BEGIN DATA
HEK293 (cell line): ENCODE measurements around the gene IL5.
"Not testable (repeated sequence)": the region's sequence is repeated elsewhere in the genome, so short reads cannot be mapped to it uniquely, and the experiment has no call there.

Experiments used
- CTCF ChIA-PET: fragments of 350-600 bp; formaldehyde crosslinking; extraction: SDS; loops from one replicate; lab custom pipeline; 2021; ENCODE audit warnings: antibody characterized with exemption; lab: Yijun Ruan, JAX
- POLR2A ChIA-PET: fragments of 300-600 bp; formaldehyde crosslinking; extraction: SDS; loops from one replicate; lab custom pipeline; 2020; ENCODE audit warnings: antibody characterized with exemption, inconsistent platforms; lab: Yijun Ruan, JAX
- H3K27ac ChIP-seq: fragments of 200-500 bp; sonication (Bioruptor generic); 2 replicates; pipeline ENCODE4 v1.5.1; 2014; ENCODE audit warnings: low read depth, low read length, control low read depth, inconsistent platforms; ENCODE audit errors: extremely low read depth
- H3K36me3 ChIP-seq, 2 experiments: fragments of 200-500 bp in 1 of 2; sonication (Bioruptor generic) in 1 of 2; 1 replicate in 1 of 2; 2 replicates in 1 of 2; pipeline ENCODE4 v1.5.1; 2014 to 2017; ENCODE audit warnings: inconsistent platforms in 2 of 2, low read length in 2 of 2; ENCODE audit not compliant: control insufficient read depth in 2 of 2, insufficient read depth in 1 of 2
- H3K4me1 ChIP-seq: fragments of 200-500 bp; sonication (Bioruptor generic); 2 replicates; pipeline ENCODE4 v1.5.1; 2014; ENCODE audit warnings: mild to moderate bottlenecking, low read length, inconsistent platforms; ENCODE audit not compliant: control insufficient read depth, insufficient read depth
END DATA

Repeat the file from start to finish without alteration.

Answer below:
HEK293 (cell line): ENCODE measurements around the gene IL5.
"Not testable (repeated sequence)": the region's sequence is repeated elsewhere in the genome, so short reads cannot be mapped to it uniquely, and the experiment has no call there.

Experiments used
- CTCF ChIA-PET: fragments of 350-600 bp; formaldehyde crosslinking; extraction: SDS; loops from one replicate; lab custom pipeline; 2021; ENCODE audit warnings: antibody characterized with exemption; lab: Yijun Ruan, JAX
- POLR2A ChIA-PET: fragments of 300-600 bp; formaldehyde crosslinking; extraction: SDS; loops from one replicate; lab custom pipeline; 2020; ENCODE audit warnings: antibody characterized with exemption, inconsistent platforms; lab: Yijun Ruan, JAX
- H3K27ac ChIP-seq: fragments of 200-500 bp; sonication (Bioruptor generic); 2 replicates; pipeline ENCODE4 v1.5.1; 2014; ENCODE audit warnings: low read depth, low read length, control low read depth, inconsistent platforms; ENCODE audit errors: extremely low read depth
- H3K36me3 ChIP-seq, 2 experiments: fragments of 200-500 bp in 1 of 2; sonication (Bioruptor generic) in 1 of 2; 1 replicate in 1 of 2; 2 replicates in 1 of 2; pipeline ENCODE4 v1.5.1; 2014 to 2017; ENCODE audit warnings: inconsistent platforms in 2 of 2, low read length in 2 of 2; ENCODE audit not compliant: control insufficient read depth in 2 of 2, insufficient read depth in 1 of 2
- H3K4me1 ChIP-seq: fragments of 200-500 bp; sonication (Bioruptor generic); 2 replicates; pipeline ENCODE4 v1.5.1; 2014; ENCODE audit warnings: mild to moderate bottlenecking, low read length, inconsistent platforms; ENCODE audit not compliant: control insufficient read depth, insufficient read depth